Tags: mckillip

Jansson elf

Book Log: Patricia McKillip, Solstice Wood

I'm a big fan of Patricia McKillip's, and have almost all her books in hardcover (including, says she in a bibliophilic gloat, the first edition of The Throme of the Erril of Sherril). My love and loyalty for her is based mostly on the fact that her Riddle Master trilogy is one of my desert island books, and that I've never actively disliked any of her books. As written here, not long ago, I loved her previous fantasy,Od Magic. This one... left me pretty cold, though again I didn't actively dislike it. It's one of only a few of her works to be set in the "real," contemporary world (the others I think are her very early juveniles The House on Parchment Street and The Night Gift, and Stepping From the Shadows). The concept is quite engaging, though hardly original - young woman returns home for grandfather's funeral to find family, home and neighbours embroiled with the world of faery, with which neighbourhood apparently intersects. Gram runs a sewing circle, which is more than it seems (an idea introduced first, I believe, in a short story). This aspect was interesting and should have been more developed. The whole novel should have been more developed - McKillip uses alternating points of view which become frustrating because a) you never really get to know any of the characters and b) she doesn't really do them very well. They all "sound" the same - like McKillip, very poetic and lovely - with the possible exception of Gram, but the overall effect doesn't enhance the book at all. At least the book has a plot, unlike some of her more inaccessible pure fantasies, and the plot moves along nicely and comes to a satisfying conclusion, but it's all rather too neat and pat and one finds oneself wondering what all the fuss was about. Which is a shame, because her writing, as always, is poetic and lovely, but poetic and lovely writing on its own without interesting characters or a strong driving theme or point leaves the reader feeling as if she's been eating merangues - all style and no substance.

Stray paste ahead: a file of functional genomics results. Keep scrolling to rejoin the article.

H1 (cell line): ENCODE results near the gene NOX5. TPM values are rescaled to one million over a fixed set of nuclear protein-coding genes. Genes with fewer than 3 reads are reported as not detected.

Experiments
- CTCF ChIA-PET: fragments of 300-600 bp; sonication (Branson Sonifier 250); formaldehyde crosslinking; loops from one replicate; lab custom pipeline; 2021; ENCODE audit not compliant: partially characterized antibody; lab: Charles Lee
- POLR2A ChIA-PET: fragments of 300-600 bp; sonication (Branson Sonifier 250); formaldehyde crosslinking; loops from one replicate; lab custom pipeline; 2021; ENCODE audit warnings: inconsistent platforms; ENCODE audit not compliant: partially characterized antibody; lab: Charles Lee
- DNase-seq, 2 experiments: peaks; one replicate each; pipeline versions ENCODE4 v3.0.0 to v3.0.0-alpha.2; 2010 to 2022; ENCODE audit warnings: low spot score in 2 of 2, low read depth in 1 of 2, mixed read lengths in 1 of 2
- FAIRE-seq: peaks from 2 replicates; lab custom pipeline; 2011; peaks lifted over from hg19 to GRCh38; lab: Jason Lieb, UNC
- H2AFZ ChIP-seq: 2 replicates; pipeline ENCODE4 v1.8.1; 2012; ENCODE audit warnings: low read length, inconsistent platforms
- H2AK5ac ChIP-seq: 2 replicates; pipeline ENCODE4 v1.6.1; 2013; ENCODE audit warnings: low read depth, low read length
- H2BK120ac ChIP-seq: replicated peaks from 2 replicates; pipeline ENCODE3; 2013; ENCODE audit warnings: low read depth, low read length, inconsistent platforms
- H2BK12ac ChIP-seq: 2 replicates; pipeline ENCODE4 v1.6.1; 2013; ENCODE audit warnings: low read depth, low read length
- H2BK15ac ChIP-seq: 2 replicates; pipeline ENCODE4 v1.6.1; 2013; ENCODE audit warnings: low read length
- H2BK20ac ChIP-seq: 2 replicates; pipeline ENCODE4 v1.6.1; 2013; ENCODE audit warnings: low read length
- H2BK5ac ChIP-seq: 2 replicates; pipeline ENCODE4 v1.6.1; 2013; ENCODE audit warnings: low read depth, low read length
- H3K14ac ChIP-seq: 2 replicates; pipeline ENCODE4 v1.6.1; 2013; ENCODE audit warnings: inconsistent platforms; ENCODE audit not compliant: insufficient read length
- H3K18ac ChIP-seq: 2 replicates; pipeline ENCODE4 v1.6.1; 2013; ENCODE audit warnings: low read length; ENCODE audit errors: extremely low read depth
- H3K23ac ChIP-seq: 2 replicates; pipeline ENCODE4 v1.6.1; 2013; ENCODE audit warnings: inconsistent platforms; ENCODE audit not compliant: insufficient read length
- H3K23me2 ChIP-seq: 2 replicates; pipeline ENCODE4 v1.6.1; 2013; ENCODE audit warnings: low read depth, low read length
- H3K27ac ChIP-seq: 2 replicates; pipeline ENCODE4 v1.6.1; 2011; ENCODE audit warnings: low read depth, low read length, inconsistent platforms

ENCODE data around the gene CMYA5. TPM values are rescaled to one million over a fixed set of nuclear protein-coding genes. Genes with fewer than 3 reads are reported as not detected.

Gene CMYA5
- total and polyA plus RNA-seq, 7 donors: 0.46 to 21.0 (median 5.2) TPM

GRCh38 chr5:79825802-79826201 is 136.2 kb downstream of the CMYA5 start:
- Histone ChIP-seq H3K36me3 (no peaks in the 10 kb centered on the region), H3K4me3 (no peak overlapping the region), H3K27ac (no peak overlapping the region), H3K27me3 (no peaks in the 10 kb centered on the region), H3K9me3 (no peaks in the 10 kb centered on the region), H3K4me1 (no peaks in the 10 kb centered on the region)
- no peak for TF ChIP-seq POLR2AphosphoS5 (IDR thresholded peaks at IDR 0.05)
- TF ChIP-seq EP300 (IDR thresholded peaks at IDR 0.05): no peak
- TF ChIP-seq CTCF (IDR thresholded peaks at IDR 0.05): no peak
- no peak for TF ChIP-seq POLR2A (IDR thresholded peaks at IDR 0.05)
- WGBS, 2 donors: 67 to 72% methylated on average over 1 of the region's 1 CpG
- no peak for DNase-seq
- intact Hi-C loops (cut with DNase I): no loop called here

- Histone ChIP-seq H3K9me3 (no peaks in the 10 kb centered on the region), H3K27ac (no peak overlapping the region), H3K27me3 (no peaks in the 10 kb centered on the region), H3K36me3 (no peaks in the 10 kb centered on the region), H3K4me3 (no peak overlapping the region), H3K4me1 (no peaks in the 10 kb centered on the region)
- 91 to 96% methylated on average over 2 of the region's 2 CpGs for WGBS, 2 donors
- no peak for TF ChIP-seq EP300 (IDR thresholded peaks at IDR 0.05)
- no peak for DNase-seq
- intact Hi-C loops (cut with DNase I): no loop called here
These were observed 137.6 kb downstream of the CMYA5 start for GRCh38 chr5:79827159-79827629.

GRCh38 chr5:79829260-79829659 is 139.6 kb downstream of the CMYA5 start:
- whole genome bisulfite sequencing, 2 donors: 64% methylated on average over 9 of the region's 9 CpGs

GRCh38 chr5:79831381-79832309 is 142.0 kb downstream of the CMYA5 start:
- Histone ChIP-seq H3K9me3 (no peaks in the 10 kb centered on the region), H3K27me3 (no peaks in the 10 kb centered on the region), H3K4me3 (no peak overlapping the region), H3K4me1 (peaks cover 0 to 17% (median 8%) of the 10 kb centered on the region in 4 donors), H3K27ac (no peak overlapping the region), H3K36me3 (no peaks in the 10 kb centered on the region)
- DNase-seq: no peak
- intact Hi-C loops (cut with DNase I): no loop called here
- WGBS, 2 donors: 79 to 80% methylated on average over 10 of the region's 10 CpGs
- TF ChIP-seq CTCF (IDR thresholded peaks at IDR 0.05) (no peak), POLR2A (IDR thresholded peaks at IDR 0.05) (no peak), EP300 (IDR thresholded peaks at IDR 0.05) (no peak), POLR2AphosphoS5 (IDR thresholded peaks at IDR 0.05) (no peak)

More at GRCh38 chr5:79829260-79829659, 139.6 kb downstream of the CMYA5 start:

Od Magic

I enjoyed this a lot. Patricia McKillip is a writer whom I admire immensely, and always buy immediately in hardcover, but her books, though poetic and as beautiful as the covers by Kinuko Craft, are sometimes strangely inaccessible. It seems a bit odd, therefore, that I've been so loyal to her over the years as I have - other authors have been relegated to the "buy in paperback" or even the "get from library" list, but not McKillip. Her latest novels have been gettimg more and more plot driven, and more kind of "in the moment"; it's hard to explain what I mean if you haven't read her work, but her books are often so dreamlike and almost surreal that, though beautiful, they are hard to get hold of. Her characters have seemed more ciphers than real people, and it has been hard sometimes to work out what, if anything some of her books (say, Atrix Wolf) have been, exactly, "about"... But Od Magic was lovely. I suppose some might say that one of the reasons I liked it so much is that it is essentially a revisiting of the Riddle Master books in many ways, and I've always been waiting for another book like that one. But I found myself reluctant to finish this one, and that's always one of the best things I can say about a reading experience.